When Bill McNabb, chief executive of The Vanguard Group Inc., sees the valuations and yields available in fixed-income today it takes him on a trip down memory lane. Unfortunately for bond fund investors, it's not a particularly rosy memory.
“You could argue it's almost as extreme as stocks were in 1999,” Mr. McNabb said during an interview last week. That year, the price-earnings ratio for the S&P 500 index bubbled up to more than 30 as stocks careened toward the tech bubble crash. The following decade was a dubbed a “lost decade” for equities as the S&P 500 had negative annual returns.
Mr. McNabb isn't predicting that bond funds will suffer the same fate over the next 10 years, but he is warning clients they need to reduce their expectations.
“It's always dangerous to predict returns, but the probability of bonds having the same return over the next 10 years as the last 10 is almost zero,” he said.
That doesn't mean he's advocating throwing bonds out of a portfolio or replacing them with riskier assets with higher yields.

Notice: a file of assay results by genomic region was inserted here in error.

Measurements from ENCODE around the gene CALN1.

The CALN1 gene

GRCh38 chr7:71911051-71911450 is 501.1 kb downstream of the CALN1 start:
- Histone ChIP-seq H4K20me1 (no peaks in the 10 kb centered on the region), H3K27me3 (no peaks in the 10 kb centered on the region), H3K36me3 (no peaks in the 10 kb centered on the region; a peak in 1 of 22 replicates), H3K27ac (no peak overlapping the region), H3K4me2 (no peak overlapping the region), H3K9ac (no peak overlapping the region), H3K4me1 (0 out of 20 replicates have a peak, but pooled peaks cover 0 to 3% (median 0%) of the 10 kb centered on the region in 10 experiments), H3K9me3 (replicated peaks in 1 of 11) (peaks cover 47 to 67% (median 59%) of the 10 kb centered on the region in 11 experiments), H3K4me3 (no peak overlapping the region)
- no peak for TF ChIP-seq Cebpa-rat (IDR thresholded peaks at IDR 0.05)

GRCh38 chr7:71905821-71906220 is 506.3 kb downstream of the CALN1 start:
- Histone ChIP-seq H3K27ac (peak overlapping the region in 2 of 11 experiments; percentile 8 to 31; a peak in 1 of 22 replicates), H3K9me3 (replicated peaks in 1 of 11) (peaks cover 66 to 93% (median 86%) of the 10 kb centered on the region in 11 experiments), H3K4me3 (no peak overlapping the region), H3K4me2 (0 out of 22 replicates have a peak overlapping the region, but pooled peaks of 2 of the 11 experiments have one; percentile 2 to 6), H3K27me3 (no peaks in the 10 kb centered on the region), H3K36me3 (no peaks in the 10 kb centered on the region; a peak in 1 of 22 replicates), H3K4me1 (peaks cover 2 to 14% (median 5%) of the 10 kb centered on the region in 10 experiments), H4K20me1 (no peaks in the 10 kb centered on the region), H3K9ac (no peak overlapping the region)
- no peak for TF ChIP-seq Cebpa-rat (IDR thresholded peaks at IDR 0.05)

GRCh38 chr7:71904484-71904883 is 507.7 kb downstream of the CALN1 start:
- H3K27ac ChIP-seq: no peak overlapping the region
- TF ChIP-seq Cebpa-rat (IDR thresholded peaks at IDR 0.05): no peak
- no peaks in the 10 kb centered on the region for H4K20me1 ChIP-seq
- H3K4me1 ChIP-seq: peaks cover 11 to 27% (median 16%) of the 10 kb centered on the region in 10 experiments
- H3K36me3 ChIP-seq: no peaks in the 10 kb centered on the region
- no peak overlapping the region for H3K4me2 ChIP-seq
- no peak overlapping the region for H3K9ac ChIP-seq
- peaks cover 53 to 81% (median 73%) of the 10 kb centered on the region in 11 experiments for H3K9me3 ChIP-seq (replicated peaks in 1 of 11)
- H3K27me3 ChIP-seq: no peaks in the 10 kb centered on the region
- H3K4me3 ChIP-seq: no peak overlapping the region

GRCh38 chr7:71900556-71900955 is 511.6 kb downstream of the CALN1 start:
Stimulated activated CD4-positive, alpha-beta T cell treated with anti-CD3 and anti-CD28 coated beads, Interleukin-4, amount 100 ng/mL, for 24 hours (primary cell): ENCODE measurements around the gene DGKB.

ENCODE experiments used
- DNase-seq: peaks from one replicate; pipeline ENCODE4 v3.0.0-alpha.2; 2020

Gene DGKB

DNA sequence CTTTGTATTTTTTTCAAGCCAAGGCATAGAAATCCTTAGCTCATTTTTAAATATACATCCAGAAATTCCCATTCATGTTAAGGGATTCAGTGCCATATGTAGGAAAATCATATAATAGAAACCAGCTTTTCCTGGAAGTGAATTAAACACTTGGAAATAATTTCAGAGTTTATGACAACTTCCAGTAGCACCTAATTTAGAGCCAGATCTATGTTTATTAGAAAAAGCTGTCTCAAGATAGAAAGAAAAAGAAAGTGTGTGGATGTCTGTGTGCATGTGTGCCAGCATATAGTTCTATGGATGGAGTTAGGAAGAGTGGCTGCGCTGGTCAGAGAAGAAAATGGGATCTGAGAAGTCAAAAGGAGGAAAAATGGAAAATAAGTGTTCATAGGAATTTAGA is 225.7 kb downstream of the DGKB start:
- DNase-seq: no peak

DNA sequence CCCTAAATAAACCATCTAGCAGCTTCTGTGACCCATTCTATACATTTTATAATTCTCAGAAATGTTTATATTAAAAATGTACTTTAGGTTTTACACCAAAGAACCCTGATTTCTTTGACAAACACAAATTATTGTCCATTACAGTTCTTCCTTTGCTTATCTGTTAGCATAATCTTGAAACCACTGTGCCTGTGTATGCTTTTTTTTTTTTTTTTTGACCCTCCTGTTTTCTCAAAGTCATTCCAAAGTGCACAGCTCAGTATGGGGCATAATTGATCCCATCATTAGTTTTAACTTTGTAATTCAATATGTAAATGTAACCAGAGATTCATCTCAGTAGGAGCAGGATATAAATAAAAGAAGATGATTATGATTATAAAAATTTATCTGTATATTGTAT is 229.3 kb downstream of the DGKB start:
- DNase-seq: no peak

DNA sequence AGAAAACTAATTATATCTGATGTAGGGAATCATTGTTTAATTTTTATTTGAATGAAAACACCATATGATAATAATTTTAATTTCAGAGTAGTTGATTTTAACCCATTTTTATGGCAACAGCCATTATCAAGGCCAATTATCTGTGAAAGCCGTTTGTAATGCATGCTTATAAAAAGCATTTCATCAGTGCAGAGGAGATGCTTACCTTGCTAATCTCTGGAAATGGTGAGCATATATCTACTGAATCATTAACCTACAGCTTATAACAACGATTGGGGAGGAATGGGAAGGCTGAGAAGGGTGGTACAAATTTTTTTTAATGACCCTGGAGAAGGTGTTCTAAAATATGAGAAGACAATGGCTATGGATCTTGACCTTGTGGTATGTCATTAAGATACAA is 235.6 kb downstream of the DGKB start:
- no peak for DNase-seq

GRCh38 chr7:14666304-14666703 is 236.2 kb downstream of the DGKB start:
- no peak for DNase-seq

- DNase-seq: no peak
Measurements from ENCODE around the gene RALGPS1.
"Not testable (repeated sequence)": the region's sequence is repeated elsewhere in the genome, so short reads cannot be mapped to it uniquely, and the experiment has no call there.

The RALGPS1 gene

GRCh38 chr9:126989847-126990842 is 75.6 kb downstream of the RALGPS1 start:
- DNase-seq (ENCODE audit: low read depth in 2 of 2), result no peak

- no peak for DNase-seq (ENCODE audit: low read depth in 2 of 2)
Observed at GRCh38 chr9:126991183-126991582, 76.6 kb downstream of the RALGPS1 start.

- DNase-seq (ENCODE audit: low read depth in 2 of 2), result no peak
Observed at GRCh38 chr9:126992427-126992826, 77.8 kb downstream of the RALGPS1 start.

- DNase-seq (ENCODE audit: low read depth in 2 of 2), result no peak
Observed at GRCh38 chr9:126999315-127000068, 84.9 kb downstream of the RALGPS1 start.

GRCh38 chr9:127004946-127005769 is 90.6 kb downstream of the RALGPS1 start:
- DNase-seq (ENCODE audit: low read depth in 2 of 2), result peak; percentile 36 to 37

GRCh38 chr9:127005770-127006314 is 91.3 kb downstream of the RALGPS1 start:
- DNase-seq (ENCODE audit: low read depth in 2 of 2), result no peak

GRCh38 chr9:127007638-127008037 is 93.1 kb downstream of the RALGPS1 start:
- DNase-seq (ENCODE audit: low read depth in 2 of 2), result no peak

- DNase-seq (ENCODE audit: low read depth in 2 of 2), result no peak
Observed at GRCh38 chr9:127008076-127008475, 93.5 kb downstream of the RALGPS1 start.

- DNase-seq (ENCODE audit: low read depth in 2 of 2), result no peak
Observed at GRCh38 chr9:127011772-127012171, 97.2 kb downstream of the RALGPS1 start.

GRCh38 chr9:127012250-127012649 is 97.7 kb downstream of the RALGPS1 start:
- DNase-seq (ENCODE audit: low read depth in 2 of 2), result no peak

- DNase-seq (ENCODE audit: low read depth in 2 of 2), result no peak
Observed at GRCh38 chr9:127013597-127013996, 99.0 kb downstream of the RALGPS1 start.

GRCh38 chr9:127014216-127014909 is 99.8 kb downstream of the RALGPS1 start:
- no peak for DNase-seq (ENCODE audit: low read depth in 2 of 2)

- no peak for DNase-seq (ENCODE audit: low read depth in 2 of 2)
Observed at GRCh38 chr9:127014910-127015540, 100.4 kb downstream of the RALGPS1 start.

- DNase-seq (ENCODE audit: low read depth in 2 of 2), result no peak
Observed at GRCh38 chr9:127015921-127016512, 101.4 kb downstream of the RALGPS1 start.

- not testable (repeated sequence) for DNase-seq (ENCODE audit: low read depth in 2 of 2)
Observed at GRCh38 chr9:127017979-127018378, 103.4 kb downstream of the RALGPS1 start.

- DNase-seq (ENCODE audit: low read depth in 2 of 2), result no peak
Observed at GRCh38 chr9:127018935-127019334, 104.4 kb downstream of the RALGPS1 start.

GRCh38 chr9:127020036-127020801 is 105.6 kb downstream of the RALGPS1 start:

“Bonds are still a great diversifier of equities,” he said. In fact, Vanguard contends they're actually the best diversifier of equities in times of market stress.
The diversification benefits never been more costly, though. The 10-year Treasury is still yielding less than 2% and the Dow Jones Corporate Bond index is trading at a record high of 115.
That means returns on the classic balanced portfolio, with a 40% allocation to bonds, are inevitably going to be lower. Mr. McNabb said investors can expect closer to a 5% return from the 60/40 mix of stocks and bonds, down from the historical average of about 8%.
Jason Kephart writes for InvestmentNews, a sister publication of Pensions & Investments.